Why Amazon Alexa reciting Shakespeare is surprisingly successful
Shakespeare’s birthday is April 23, and he would have been 457 this year. To celebrate World Shakespeare Day, Amazon introduced Bard-related items to Amazon Echo.
Regular readers will know that I work as an actor as well, so I really shivered at the thought of how this was going to turn out. Of course we all speak Shakespearean regularly, when we say “fair play”, “for goodness sake” or any of the hundreds of phrases the playwright came up with that have stuck with us.
But now Amazon had taught Alexa to speak like Shakespeare. In fact, if you say “Alexa, speak like Shakespeare,” the Echo speaker will respond with a series of choice quotes. These are pronounced with very little conviction, tolerable to listen to, only sometimes with a poorly emphasized emphasis, but nothing more. At least that’s a good way to get acquainted with lines from The Tempest, Twelfth Night, and more.
Other commands include “Alexa, tell me a Shakespearean insult,” which is pretty funny. Or you can play a bigger role yourself by saying “Alexa, Romeo, Romeo, why are you Romeo?” and Alexa will complete the verse. The same goes for “Alexa, to be or not to be”.
But my greatest apprehension came when I said, “Alexa, recite a Shakespearean sonnet.”
Sonnets are Shakespeare’s greatest poetry, the words he thought would outlive his plays. They’re focused, contain only one powerful thought, and would ideally be delivered on a single breath (I haven’t met an actor who can do this yet).
But there are certain rules that the actors know: respect the meter, observe the counterpoint, rely on a regular rhythm and, above all, go to the end of the line.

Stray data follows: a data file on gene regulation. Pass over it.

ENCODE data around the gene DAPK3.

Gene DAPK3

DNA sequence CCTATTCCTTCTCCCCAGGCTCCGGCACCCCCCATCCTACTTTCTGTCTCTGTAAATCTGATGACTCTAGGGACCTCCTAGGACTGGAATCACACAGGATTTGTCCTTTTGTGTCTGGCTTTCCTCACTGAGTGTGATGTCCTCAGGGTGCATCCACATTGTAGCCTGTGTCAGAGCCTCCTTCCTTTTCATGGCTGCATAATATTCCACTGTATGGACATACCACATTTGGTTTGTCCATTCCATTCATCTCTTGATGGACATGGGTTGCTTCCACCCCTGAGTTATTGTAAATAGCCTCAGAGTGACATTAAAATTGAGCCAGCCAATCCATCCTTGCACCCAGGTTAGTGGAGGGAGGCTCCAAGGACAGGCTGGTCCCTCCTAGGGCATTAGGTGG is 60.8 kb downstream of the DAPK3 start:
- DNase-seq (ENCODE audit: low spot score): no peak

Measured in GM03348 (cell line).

The last word in the line is almost always the most important in the line, and the natural instinct is to stop, however imperceptibly, before the next line. Running to the end of a line is often a way for an actor to derail quickly.
I only heard two sonnets from Alexa, number 33, which begins
“I saw a lot of glorious mountains
Flatter the mountain peaks with a sovereign eye ”.
We’re not getting off to a great start as Alexa runs from the first line to the second, making the lines run together, diminishing the meaning, not to mention the poetry.
However, things are starting to improve and there is a pretty good sensitivity.
lexa The second is Sonnet 18:
“Am I to compare you to a summer day?”
You are more beautiful and more tempered. “
It’s one of the finest pieces of poetry in the English language, so I feared the worst.
Again, there’s a slightly mediocre start, with an overemphasis on “art” in the second line, and further down the word Death, one of the most important in the sonnet, is underrated. But in between, there is real sensitivity, good timing and admirable clarity.
There are also soliloquies by Henri V and Julius Caesar, for example, which are rather more pedestrian.
The point is, while this experience doesn’t replace a human being (and actors have nothing to fear, they won’t be laid off by Alexa), these sonnets are clear indications of how far Alexa has come. And if even a Shakespeare snob like me can get anything out of it, then it might be worth trying Shakespeare’s controls.